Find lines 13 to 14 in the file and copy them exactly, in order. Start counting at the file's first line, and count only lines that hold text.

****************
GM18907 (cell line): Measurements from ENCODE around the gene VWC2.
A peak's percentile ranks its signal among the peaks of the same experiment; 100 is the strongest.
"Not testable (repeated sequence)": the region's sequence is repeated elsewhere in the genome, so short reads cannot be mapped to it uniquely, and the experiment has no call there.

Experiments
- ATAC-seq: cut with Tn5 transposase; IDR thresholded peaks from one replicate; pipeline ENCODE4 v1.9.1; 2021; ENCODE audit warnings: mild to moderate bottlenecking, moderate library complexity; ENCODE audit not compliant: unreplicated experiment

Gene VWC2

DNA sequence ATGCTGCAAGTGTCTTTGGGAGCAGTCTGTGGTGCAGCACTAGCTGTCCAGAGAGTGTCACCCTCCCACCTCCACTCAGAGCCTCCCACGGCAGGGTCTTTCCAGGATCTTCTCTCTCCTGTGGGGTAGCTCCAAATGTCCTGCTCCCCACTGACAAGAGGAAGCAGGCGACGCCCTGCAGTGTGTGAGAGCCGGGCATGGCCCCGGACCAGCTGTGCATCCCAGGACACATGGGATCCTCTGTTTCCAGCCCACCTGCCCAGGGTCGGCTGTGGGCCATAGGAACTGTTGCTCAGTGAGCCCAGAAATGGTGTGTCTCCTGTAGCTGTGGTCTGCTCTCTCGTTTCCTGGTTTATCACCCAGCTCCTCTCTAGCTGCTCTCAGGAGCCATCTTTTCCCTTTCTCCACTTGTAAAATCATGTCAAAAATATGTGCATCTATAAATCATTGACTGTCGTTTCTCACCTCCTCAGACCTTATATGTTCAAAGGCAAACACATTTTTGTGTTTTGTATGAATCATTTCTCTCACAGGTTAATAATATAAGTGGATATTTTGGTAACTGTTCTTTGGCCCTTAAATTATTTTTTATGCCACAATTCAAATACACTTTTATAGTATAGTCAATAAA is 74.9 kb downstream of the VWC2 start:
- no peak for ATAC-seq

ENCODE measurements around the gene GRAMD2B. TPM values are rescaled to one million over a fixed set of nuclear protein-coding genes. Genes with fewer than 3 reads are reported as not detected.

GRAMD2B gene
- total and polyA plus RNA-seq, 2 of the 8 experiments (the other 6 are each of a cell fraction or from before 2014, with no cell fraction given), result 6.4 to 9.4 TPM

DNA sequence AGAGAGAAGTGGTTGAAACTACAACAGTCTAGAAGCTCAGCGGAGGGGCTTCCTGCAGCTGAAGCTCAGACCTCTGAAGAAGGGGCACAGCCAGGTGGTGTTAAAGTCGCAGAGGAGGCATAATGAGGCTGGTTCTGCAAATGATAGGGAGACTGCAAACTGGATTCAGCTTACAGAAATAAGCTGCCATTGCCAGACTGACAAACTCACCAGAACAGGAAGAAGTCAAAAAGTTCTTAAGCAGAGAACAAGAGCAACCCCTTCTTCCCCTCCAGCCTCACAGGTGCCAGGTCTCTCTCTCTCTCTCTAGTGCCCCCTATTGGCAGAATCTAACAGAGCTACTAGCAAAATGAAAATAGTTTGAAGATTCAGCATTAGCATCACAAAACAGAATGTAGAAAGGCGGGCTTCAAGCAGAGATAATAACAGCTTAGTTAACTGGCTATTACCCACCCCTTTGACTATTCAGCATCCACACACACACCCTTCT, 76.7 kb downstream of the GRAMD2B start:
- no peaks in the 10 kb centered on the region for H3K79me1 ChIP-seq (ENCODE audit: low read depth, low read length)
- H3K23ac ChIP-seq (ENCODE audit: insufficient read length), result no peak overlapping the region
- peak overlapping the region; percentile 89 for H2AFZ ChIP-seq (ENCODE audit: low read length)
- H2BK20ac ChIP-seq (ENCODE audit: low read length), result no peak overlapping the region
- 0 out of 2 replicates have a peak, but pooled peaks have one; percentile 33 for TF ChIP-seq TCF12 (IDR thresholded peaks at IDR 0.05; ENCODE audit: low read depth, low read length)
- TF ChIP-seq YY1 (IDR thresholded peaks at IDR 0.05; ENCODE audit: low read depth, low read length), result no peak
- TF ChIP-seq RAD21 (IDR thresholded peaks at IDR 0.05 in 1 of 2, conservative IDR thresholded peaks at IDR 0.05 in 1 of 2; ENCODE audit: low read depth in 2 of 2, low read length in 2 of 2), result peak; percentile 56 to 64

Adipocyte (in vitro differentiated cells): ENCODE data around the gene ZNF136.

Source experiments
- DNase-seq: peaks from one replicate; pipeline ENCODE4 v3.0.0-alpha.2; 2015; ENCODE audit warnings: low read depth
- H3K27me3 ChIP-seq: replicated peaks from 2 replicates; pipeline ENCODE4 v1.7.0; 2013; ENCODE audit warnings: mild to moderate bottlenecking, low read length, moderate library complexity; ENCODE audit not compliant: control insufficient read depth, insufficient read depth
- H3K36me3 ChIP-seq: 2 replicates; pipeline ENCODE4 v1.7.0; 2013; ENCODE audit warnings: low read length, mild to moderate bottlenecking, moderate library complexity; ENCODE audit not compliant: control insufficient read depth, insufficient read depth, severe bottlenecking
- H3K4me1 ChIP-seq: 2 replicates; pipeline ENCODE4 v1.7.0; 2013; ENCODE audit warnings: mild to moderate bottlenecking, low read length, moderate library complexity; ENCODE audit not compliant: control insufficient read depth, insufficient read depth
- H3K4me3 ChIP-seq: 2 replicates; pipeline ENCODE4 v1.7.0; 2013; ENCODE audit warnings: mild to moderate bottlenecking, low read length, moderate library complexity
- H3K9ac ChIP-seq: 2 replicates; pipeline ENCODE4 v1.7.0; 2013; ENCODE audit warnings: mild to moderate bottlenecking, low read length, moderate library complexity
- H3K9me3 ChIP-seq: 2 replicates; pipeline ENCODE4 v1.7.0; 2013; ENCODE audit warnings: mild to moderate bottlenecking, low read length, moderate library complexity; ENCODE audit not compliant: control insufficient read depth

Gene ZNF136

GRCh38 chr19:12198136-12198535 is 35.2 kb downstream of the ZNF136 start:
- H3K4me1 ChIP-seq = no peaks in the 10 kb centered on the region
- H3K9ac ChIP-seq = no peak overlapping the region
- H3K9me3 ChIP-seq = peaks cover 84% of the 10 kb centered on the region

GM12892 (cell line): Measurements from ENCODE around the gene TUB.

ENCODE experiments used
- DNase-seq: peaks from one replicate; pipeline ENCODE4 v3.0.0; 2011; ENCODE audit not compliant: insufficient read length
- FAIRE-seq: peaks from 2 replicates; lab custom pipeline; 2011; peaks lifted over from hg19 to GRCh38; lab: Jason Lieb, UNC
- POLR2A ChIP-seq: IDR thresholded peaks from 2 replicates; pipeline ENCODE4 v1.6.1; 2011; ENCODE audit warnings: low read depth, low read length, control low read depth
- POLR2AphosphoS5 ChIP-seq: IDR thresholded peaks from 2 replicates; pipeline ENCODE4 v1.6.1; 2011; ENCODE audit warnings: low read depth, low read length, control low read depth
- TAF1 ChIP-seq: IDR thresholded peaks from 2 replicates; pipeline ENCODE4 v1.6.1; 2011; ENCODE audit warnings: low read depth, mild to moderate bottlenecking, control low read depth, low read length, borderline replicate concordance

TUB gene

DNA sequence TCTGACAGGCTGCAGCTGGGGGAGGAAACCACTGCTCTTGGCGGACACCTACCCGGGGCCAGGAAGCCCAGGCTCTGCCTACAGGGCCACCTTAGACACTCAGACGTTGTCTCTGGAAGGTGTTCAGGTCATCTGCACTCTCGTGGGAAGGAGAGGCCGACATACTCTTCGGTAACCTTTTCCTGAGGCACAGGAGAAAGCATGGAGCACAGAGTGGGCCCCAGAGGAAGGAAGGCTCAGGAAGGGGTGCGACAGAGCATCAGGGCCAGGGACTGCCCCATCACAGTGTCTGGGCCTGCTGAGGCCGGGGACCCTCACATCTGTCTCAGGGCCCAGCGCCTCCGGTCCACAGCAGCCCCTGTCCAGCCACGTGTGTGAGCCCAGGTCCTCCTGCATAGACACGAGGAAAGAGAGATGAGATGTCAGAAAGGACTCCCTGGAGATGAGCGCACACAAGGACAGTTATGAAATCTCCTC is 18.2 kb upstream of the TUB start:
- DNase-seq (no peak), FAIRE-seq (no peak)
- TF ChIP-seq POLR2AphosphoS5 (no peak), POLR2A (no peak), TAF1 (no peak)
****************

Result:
- no peaks in the 10 kb centered on the region for H3K79me1 ChIP-seq (ENCODE audit: low read depth, low read length)
- H3K23ac ChIP-seq (ENCODE audit: insufficient read length), result no peak overlapping the region